If it has an air bag, I won't drive it.
It had a 425 transmission.
 

luchitociencia

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It will depend on what are you going to do with the Tundra truck.

You work plowing snow, pulling a house trailer, carrying heavy loads of dirt, wood logs, you name it, then the truck will usually run at 12/14 miles per gallon, and you will be happy. No choice.

You will be happy because your Tundra will last many years doing that kind of tasks without problems, because it was made for such kind of heavy work. (Of course 4.7 liters is not comparable at all with the 5 and 6 liters from Ford, Dodge and Chevy trucks.

But you bought the Tundra just because you feel safe inside the vehicle, from it you can see the legs of women when they stop with the cars besides you at red light, or to carry your tools in a tool box on the back, and sporadically carrying a heavy engine, but mostly two chairs and a plant your wife bought from Home Depot, and because it has more phone chargers and cool stereo system.., then don't buy that truck, you are wasting money in gas for nothing.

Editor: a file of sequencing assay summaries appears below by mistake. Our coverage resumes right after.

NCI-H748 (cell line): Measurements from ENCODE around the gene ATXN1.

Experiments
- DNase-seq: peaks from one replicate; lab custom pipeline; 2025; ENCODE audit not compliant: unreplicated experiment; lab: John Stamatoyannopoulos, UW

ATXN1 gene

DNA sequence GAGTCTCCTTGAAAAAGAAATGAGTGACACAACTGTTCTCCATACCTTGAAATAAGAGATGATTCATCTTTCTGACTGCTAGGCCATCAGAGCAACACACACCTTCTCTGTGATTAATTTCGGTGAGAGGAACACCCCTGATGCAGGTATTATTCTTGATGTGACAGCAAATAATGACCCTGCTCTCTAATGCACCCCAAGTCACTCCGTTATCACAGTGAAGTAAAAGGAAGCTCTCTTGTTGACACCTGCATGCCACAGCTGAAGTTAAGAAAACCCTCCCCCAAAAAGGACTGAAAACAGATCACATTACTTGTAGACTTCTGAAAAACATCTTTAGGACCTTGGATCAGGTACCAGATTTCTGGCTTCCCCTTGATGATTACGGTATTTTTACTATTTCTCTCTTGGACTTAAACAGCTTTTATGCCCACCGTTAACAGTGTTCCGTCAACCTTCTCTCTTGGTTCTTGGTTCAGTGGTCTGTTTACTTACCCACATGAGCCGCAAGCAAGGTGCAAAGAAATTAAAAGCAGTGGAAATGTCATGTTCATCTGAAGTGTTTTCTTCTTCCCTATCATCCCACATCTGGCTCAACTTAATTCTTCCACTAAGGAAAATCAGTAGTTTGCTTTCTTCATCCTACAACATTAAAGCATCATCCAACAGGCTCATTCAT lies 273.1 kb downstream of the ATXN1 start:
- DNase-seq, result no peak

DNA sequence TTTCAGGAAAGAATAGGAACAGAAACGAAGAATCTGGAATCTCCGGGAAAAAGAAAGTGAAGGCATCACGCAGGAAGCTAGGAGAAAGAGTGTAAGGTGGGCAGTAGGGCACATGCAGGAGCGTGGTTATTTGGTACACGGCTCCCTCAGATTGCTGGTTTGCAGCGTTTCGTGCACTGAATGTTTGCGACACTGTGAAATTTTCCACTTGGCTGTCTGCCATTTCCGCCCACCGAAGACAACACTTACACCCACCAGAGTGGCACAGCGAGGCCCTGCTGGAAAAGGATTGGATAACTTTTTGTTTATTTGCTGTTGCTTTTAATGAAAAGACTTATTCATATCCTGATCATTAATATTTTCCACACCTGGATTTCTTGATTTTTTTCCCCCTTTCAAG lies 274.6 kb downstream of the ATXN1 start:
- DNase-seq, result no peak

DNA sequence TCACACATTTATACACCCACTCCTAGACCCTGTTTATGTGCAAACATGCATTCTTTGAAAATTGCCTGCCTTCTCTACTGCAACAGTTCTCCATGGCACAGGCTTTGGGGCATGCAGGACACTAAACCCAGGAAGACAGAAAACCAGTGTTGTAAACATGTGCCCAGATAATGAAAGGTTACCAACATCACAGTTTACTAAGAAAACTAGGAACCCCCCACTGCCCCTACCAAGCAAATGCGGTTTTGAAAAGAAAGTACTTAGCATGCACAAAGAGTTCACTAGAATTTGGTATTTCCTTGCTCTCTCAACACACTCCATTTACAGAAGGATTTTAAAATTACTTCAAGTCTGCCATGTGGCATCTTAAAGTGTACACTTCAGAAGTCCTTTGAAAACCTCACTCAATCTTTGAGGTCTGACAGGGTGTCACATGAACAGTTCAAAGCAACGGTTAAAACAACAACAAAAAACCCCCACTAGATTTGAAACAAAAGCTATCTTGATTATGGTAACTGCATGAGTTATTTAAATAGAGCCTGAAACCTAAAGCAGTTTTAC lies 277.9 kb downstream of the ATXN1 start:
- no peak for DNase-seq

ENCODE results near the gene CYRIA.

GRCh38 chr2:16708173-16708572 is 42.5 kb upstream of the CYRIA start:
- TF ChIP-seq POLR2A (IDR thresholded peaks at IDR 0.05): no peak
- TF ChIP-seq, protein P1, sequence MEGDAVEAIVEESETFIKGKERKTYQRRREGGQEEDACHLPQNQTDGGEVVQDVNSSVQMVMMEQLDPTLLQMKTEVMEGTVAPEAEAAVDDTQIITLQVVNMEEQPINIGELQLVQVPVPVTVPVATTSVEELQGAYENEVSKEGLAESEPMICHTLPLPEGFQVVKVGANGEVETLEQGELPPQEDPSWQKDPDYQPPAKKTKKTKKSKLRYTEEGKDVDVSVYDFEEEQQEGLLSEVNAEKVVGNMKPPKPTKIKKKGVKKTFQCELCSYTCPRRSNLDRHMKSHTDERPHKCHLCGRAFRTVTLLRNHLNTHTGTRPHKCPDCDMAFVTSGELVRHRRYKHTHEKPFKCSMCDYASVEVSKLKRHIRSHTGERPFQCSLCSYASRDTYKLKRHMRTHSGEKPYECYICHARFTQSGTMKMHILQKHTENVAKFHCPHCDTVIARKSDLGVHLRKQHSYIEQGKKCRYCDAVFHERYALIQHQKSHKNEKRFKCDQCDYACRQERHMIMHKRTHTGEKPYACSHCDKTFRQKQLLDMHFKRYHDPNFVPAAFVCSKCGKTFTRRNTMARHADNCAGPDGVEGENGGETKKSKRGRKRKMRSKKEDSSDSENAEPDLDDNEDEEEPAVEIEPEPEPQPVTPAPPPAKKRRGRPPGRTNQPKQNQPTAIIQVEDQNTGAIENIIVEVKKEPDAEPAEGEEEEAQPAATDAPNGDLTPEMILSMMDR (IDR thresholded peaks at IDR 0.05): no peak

The issue itself is not about fuel economy alone but force needed from the engine and also from the transmission. I was surprised 5 years ago with the Nissan Frontier making barely 14 miles per gallon while the Chevy Colorado was 17 miles per gallon. And Chevy vehicles were always known because their excellent reliability at the cost of high gas consumption, but having a Japanese truck making lesser miles per gallon was simple something amazing. (And the look of the Colorado was more cool than the Frontier).

Many guys still keep buying those old 1990's early 2000's Ford F250 diesel 8cyl 7.3 liters, even when those make 10 miles per gallon in real use with load included, but are strong and will finish the race everytime those are needed. For the work those can perform, saving gas is secondary, what is needed is their power.